Interweaving Timelines to Save Time
Computer simulations in numerous areas rely on the solution of time-dependent problems, from the evolution of a supernova to the propagation of seismic waves to the metabolism of pharmaceuticals in the human body. Generally, solutions to these problems are reached by addressing one time step after another, in order. The sequential nature of traditional time stepping has challenged programmers seeking to coax more efficiency from their codes.
For decades, these codes have benefited from a steady increase in computer chip speeds with each new generation of computer system. So long as the chips continued to get faster, the time it took to compute each individual time step was reduced. Spatial refinements made to a code to increase accuracy often must be balanced by temporal refinements, but chip speed increases enabled more time steps to be calculated without increasing the total compute time. Chip speeds have plateaued in recent years, though, meaning that any further increases in the number of time steps will simply increase the total compute time.
“Now, to take advantage of bigger machines and see speed-ups, all parts of these codes need to be able to take advantage of parallelism,” explains Lawrence Livermore computational mathematician Jacob Schroder. This includes time, one of the final frontiers in algorithm parallelization. Schroder and a team of Livermore scientists, in collaboration with researchers at Memorial University and Belgium’s Katholieke Universiteit Leuven, have developed a method for solving all of the time steps simultaneously, with the help of a new multilevel algorithm called XBraid and the massively parallel processing capabilities of today’s high-performance computing (HPC) systems. The approach has already been shown to dramatically decrease solution time for various simulations, some by as much as tenfold.
While they are not the first researchers to explore the idea of solving time steps out of order, their method offers advantages over most other methods. In particular, XBraid obviates the need for a complete code rewrite, which for a complex simulation code could be an enormous time investment. Schroder observes, “One of the real novelties of our approach is that it’s largely nonintrusive. Our goal is for users to come to us with an existing sequential time-stepping application they’ve been working on for maybe 10 or 20 years. Then, all they have to do is wrap it with some code using a conceptually simple interface.”
For this effort, the XBraid team applied their extensive experience in developing scalable multigrid spatial solvers to the time dimension. Multigrid approaches solve systems at various levels of granularity. “We’re combining multiple timelines of differing accuracies to get the solution significantly faster. The key point to the algorithm is that by ‘braiding’ together the timelines, you don’t have to solve any individual timeline sequentially,” explains Schroder. The solver begins with a “guess” of the solution and then uses an algorithm to generate an improved guess. This procedure repeats until the iterations converge to the solution.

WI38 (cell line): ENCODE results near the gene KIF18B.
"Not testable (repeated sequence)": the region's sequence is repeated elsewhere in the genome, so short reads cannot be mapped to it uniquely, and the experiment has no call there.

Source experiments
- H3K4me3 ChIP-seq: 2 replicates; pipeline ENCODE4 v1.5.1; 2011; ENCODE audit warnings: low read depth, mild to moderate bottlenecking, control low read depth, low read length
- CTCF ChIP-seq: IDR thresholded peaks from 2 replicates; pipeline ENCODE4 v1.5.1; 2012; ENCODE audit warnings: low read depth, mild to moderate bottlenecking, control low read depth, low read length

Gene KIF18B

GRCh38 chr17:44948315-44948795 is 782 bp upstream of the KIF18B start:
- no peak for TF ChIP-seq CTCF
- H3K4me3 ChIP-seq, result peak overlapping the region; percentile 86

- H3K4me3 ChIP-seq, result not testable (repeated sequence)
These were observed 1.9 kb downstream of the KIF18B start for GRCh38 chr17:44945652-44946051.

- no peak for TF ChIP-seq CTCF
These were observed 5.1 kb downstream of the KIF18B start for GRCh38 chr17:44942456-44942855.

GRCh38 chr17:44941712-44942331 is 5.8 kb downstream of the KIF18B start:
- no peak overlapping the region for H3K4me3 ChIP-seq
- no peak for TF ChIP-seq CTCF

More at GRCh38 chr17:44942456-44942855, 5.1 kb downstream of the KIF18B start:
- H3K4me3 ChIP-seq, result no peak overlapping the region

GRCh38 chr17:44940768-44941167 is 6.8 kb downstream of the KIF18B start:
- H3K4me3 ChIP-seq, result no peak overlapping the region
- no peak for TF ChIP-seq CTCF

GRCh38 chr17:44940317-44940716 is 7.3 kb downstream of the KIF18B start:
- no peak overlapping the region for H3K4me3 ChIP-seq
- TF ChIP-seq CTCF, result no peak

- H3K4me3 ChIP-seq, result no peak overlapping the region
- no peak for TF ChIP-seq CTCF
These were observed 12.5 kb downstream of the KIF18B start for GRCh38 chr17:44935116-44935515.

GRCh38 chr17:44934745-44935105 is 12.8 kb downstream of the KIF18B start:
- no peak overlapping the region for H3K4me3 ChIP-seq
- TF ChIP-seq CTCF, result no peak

By solving coarser (and less computationally expensive) versions of the same problem and feeding those solutions back into the finer scale version of the problem, the iterative process is accelerated. Since the computational cost is proportional to the number of equations, a large problem can be solved in the same time as a smaller one simply by increasing the number of processors working on the calculation. Importantly, the solutions from XBraid and sequential time stepping are identical, up to a user-defined tolerance.
The benefits of this parallel-in-time approach are twofold. By incorporating XBraid into parallel codes solving for large numbers of time steps, researchers eliminate a performance bottleneck and reach a solution more quickly. They can also make better use of today’s and tomorrow’s HPC systems. “Exascale computers will be even more massively parallel than Sequoia,” says Schroder. “We need our algorithms to be able to make the best use of that level of parallelism.”
In the year and a half since the project’s genesis, the XBraid team has developed foundational theory for the methodology with support from the Department of Energy’s Office of Science and developed proof of concept demonstrations and software using funding from Livermore’s Laboratory Directed Research and Development program. Both linear and nonlinear parabolic problems, their first target area, have demonstrated excellent results, with XBraid solving the problems up to 10 times faster than before. XBraid also shows promise for fluid dynamics calculations. For instance, a project to develop a next-generation helicopter design code in collaboration with the Department of Defense, while still in early stages, has demonstrated an eightfold speedup with XBraid.
The team is continuing to expand and improve XBraid and the types of problems that it can help solve. This includes validating the parallel-in-time method on hyperbolic problems such as wave propagation, a challenging problem type for multigrid methods. They also hope to expand awareness and usage of the open-source XBraid software in the broader scientific community. “Parallel in time is a timely topic right now,” Schroder says, “as people grapple with big changes in computer architecture.”